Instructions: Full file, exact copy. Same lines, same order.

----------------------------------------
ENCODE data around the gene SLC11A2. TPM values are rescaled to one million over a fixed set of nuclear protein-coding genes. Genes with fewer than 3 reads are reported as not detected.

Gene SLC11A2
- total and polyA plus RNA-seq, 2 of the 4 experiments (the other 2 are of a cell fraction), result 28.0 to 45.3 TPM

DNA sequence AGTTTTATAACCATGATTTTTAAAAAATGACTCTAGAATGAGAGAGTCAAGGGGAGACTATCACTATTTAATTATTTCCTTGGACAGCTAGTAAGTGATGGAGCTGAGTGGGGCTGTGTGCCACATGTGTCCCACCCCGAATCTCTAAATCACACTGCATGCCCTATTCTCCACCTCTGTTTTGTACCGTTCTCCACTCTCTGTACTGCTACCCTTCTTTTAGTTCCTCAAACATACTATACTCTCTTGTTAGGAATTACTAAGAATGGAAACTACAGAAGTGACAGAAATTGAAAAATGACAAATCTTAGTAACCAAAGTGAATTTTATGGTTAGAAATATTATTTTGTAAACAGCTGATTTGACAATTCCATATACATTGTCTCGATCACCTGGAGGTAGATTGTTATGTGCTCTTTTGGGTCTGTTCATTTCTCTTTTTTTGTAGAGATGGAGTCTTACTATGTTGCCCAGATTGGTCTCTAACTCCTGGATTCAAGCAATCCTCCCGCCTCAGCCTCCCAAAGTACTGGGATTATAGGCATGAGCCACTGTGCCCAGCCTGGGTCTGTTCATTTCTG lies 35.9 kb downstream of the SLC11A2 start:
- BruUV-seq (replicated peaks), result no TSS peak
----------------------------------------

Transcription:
ENCODE data around the gene SLC11A2. TPM values are rescaled to one million over a fixed set of nuclear protein-coding genes. Genes with fewer than 3 reads are reported as not detected.

Gene SLC11A2
- total and polyA plus RNA-seq, 2 of the 4 experiments (the other 2 are of a cell fraction), result 28.0 to 45.3 TPM

DNA sequence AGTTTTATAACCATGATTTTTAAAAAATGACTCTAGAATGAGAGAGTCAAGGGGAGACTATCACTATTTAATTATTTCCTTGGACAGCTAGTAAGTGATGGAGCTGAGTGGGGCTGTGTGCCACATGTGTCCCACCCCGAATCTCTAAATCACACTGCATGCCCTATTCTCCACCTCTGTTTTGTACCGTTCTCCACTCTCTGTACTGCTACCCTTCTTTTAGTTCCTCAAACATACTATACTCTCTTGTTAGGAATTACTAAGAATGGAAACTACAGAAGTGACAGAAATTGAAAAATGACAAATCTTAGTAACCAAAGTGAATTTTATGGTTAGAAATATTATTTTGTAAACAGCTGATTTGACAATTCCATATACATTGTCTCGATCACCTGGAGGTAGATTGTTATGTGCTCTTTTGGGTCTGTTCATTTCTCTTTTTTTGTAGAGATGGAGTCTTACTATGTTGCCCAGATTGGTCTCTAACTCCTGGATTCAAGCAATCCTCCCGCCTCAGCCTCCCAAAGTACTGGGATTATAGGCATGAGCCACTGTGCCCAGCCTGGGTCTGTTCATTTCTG lies 35.9 kb downstream of the SLC11A2 start:
- BruUV-seq (replicated peaks), result no TSS peak